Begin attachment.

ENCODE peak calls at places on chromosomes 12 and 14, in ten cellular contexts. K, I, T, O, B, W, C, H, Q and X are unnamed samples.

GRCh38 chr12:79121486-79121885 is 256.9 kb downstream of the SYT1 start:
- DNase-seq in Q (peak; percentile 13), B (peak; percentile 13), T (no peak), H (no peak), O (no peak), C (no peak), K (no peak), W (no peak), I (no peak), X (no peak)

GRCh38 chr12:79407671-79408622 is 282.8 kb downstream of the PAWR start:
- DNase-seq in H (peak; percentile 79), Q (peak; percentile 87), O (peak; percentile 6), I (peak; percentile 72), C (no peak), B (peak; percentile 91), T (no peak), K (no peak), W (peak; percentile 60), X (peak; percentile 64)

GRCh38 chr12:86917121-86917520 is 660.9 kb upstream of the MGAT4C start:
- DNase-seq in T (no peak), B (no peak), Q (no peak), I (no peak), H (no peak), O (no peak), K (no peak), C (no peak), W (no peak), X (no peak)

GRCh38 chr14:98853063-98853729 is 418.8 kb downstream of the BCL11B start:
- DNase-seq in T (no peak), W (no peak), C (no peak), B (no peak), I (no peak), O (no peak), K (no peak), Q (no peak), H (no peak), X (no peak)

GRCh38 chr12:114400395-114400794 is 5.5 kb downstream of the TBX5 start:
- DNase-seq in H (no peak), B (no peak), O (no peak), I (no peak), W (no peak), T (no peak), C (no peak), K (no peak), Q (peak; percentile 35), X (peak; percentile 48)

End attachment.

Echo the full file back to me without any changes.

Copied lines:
ENCODE peak calls at places on chromosomes 12 and 14, in ten cellular contexts. K, I, T, O, B, W, C, H, Q and X are unnamed samples.

GRCh38 chr12:79121486-79121885 is 256.9 kb downstream of the SYT1 start:
- DNase-seq in Q (peak; percentile 13), B (peak; percentile 13), T (no peak), H (no peak), O (no peak), C (no peak), K (no peak), W (no peak), I (no peak), X (no peak)

GRCh38 chr12:79407671-79408622 is 282.8 kb downstream of the PAWR start:
- DNase-seq in H (peak; percentile 79), Q (peak; percentile 87), O (peak; percentile 6), I (peak; percentile 72), C (no peak), B (peak; percentile 91), T (no peak), K (no peak), W (peak; percentile 60), X (peak; percentile 64)

GRCh38 chr12:86917121-86917520 is 660.9 kb upstream of the MGAT4C start:
- DNase-seq in T (no peak), B (no peak), Q (no peak), I (no peak), H (no peak), O (no peak), K (no peak), C (no peak), W (no peak), X (no peak)

GRCh38 chr14:98853063-98853729 is 418.8 kb downstream of the BCL11B start:
- DNase-seq in T (no peak), W (no peak), C (no peak), B (no peak), I (no peak), O (no peak), K (no peak), Q (no peak), H (no peak), X (no peak)

GRCh38 chr12:114400395-114400794 is 5.5 kb downstream of the TBX5 start:
- DNase-seq in H (no peak), B (no peak), O (no peak), I (no peak), W (no peak), T (no peak), C (no peak), K (no peak), Q (peak; percentile 35), X (peak; percentile 48)